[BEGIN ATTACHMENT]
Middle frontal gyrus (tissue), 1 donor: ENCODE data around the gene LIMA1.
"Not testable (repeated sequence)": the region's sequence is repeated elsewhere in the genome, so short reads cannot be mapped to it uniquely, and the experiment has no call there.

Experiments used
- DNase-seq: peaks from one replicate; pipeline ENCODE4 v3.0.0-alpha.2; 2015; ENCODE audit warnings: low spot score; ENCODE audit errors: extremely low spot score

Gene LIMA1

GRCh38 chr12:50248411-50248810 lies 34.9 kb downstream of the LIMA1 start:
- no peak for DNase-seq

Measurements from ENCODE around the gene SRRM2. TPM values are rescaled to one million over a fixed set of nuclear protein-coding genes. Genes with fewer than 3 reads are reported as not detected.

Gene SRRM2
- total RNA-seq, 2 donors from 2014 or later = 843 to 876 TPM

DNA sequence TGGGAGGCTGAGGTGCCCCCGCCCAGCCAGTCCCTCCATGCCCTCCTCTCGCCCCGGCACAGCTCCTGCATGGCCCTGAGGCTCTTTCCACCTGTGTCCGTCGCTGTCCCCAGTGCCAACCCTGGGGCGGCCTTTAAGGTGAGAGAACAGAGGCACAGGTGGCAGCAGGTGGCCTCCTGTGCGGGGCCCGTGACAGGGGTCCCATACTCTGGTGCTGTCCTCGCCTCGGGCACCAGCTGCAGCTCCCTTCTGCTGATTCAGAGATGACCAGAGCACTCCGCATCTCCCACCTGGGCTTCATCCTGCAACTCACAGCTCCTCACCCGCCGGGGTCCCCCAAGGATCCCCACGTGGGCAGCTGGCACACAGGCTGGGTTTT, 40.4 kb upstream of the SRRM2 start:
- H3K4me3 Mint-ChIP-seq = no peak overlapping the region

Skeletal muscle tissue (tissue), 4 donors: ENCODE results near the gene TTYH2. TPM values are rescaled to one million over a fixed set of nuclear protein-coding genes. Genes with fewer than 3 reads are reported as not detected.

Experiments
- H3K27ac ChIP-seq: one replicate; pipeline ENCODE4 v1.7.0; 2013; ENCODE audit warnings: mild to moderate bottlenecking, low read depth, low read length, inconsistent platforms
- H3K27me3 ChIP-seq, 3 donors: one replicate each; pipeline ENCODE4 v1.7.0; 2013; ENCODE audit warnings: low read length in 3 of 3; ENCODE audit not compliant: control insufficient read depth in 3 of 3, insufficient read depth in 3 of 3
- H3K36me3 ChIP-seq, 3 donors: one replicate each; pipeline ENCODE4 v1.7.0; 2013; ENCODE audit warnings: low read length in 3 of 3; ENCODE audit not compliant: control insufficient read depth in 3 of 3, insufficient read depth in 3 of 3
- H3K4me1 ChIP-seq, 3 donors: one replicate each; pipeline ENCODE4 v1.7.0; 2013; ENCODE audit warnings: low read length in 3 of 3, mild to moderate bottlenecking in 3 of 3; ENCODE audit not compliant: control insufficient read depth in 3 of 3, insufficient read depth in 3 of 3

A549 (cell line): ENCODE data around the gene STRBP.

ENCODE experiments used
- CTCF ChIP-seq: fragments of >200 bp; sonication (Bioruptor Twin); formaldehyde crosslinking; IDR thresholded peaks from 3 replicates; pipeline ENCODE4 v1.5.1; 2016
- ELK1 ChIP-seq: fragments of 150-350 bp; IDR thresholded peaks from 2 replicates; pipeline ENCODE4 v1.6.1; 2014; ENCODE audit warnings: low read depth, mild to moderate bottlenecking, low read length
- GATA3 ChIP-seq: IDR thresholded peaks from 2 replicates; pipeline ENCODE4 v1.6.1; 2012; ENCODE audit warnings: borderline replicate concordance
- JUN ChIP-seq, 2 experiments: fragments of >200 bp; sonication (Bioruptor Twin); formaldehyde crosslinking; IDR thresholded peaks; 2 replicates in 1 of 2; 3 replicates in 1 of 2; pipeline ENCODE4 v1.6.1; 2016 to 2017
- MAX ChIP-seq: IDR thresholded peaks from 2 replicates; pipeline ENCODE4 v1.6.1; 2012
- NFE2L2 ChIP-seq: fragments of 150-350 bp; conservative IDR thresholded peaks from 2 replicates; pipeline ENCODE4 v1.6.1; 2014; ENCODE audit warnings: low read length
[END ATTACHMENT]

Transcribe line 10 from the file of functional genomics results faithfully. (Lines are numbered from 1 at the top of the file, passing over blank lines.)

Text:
- total RNA-seq, 2 donors from 2014 or later = 843 to 876 TPM